Tuesday, August 23, 2016

The Joys of Aging: Part Quatre . . .

Yesterday, as Georgia and I were walking on the beach, I saw something I had seen before, and hoped I would never see again. Fine filaments of black in my vision, swirling around and breaking up into tiny discrete dots in my left eye. A hemorrhage from the retina into the vitreous humor.

I mentioned it to Georgia, who asked if I wanted to stop where we were (at the Calvert Beach ramp) and have her come and get me in the car. I said no, and by the time we reached the car, the streamers of fresh blood had stopped, and the tiny dots were all over the visual field in my left eye, but not so bad that I still couldn't see clearly. This is the same eye that had the tear several years ago, that was apparently lasered up and healed without further complications. Once home, I called the retina guys office, explained what had happened, and arranged for an 11 AM appointment this morning.

Georgia went out on an errand, and while she was gone a neighbor called to ask about something, and while I was on the phone describing the symptoms, the streamers started again, and kept going. In fairly short order, the back of my eye had so much blood in it, it was like looking out through a thin layer of lumpy oatmeal.

I called the retina guy's office again and explained, and they seemed to think that it was OK to take the morning appointment, and agreed to move it up to 8 AM, but said if it was truly a sight or blindness emergency I could go to Wilmer's Eye Institue (part of Johns Hopkins) in Baltimore on an emergency room basis. I was kind of upset at this. Once Georgia got home, we managed to call Wilmer's and talk to a doctor there, who very kindly heard me out (and didn't assume I was an idiot), and explained that, given the symptoms I was describing, in all likelihood I would sit there most of the night waiting to be seen, only to be told to go home and wait a few days to see if the eye would clear enough to see the retina and determine if they could repair the retina with a laser or if more work was necessary. Oh, and don't eat anything after midnight just in case they want to operate. . .

After a restless night, we kept the 8 AM appointment, and after dilation and a vision test, which I totally flunked (the left eye can see an arm move, but not fingers, and the right which has a cataract for which my prescription is a year out of date), the technicians (nurses?) took pictures in both eyes, and did an angiogram (injected dye into my arm, and took pictures the back of both eyes, looking for leaks and abnormalities). They admitted that seeing much in the left eye was impossible. Finally, the retina guy himself came in, poked and prodded and shone bright lights in both eyes, and did a retinal sonagram to look for retinal detachment, which he did not find, thank heavens.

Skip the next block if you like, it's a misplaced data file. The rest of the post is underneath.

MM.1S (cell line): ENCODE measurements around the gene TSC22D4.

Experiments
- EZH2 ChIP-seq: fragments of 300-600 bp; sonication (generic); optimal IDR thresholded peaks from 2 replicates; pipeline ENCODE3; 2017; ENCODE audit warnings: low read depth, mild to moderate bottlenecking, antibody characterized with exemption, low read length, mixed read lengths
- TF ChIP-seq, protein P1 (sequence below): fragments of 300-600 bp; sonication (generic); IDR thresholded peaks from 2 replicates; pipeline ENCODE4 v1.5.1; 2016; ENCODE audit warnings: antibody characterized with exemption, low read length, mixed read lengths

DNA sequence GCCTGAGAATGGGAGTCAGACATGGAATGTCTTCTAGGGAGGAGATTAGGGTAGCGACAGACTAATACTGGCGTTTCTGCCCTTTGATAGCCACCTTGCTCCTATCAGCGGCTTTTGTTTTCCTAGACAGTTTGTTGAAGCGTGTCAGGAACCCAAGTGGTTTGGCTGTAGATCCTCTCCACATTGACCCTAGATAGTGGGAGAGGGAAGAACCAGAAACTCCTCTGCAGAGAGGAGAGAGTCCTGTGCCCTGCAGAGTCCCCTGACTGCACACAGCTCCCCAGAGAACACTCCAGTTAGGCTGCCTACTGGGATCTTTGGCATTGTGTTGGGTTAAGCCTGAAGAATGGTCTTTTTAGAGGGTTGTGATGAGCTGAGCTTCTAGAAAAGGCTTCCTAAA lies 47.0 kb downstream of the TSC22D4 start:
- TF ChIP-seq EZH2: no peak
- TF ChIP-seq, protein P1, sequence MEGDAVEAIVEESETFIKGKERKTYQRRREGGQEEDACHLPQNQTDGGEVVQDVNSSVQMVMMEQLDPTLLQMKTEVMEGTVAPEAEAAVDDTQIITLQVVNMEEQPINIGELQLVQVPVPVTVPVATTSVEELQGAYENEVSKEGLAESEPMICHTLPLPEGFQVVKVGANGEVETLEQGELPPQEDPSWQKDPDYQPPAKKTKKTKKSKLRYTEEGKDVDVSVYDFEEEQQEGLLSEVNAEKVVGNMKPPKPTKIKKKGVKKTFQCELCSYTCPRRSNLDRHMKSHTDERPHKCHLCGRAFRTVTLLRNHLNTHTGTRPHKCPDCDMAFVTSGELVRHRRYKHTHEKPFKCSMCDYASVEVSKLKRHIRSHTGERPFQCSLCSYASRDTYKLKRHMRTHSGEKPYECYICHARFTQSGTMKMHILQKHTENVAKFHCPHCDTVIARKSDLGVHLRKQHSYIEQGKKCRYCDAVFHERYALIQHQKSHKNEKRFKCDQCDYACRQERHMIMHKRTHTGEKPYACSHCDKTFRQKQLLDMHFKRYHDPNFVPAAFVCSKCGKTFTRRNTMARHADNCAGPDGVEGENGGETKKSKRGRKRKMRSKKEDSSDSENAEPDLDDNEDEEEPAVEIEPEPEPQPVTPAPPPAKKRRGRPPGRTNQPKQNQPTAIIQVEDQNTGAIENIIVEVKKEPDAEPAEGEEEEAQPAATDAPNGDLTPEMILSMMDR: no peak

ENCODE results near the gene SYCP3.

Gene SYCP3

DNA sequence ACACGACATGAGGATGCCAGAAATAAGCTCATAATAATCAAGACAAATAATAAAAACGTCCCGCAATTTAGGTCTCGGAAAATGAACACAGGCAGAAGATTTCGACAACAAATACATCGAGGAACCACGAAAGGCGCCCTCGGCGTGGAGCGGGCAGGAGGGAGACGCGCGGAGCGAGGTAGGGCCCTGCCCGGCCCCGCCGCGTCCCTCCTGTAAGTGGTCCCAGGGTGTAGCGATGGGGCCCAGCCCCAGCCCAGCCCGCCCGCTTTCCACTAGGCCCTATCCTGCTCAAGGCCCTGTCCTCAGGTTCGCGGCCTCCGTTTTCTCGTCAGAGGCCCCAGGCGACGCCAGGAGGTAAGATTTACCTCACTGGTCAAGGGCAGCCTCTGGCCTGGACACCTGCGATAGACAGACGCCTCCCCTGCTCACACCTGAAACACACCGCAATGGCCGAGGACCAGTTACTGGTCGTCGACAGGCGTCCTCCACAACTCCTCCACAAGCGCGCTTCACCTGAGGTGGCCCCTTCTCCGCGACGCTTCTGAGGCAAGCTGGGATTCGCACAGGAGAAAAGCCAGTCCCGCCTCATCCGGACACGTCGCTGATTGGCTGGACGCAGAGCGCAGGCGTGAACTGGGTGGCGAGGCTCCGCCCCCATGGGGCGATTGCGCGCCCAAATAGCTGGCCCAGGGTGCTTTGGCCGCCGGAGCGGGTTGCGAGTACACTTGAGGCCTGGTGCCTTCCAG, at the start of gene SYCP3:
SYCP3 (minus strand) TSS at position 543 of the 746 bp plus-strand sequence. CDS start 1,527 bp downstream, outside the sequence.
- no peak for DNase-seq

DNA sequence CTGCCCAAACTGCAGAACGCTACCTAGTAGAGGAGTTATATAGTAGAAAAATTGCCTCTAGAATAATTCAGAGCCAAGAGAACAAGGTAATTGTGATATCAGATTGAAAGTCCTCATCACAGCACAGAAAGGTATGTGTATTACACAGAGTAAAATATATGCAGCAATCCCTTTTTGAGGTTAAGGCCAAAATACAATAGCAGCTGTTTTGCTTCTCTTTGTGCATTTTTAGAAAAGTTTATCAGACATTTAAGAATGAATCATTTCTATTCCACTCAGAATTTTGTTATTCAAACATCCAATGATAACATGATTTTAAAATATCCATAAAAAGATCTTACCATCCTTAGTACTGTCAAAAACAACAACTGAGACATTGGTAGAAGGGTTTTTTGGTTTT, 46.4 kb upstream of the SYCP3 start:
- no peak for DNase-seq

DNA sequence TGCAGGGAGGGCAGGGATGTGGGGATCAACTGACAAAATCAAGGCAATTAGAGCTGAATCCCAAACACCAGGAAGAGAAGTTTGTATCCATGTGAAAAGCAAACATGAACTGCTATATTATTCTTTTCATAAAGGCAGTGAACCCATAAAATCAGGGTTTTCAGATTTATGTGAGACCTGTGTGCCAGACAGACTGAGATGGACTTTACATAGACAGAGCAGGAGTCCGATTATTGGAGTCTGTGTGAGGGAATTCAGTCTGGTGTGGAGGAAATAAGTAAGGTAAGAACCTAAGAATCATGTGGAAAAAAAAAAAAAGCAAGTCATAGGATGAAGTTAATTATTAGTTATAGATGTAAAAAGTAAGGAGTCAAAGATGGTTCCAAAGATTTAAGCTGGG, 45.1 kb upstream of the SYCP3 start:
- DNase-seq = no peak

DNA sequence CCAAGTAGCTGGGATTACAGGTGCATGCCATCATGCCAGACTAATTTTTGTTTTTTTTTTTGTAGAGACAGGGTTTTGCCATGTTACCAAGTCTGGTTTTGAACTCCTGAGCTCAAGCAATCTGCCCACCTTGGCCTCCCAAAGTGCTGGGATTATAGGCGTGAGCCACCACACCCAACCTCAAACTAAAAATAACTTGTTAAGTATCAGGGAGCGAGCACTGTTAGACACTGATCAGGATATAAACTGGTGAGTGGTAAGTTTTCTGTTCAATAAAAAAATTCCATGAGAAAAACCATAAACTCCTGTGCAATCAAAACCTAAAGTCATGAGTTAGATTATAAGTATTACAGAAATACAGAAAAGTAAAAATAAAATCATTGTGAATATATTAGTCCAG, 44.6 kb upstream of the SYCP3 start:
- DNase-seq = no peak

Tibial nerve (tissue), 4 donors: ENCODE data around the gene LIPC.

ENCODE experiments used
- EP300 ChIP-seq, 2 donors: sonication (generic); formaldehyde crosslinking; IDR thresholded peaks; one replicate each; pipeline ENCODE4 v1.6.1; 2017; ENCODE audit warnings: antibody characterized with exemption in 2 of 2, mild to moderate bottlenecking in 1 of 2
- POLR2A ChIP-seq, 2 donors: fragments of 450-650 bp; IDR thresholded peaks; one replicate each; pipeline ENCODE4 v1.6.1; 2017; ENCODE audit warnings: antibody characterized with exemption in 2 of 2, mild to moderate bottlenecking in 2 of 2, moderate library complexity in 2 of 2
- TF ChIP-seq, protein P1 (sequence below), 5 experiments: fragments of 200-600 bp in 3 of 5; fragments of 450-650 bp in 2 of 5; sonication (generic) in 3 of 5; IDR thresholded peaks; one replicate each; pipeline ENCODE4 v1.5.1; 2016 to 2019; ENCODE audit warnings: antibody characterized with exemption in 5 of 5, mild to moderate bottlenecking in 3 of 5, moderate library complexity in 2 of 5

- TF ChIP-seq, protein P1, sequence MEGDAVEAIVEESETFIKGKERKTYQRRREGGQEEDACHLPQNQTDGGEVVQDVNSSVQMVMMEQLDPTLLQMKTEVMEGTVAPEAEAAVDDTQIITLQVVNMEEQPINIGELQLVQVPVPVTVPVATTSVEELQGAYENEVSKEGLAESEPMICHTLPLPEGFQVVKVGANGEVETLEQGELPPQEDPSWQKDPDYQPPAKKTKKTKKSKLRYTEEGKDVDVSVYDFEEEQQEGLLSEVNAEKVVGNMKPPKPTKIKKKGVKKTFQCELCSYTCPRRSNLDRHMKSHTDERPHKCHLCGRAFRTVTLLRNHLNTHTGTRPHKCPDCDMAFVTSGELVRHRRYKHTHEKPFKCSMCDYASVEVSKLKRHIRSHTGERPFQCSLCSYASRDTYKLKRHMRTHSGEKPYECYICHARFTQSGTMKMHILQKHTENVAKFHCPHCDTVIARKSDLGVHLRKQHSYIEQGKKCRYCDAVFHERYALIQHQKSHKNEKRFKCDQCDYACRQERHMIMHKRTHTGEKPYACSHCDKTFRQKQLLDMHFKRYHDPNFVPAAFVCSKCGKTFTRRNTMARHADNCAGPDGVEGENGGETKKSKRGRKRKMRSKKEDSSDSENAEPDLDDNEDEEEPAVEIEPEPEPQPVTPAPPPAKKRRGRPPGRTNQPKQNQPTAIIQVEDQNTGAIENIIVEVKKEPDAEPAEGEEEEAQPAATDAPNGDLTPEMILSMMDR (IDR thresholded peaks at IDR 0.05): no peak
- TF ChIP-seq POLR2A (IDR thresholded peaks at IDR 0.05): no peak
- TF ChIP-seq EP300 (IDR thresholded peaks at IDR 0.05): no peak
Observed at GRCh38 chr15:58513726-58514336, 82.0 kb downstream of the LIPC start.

So, the guy at Hopkins was right. The current line of therapy is steroid eye drops to help clear the blood. and to come back in two days to see if it's clearing without further bleeding. The hope is that the eye will clear enough soon to see what's really happening, and maybe laser it shut again. I'm to watch carefully for any signs of retinal detachment (fixed black areas in the vision field), which are the emergency situation. Even assuming the tear can be patched, it possible the so much "gunk" has leaked into the back that my vision may be permanently affected, and may even benefit from a "vitrectomy", the removal of the remaining vitreous humor in the eye, and replacing it with clean fluids, an operation that both doctors, and a friend who had one said is best avoided if possible.

What causes it? In the previous case I had, it was the posterior vitreous detachment (PVD) pulling on the retina that caused it. In this case, they won't know until it clears, or until they go into to clean up, but most likely it's either the older scar pulling on a blood vessel, or a fresh rip caused by the expanding PVD.

No comments:

Post a Comment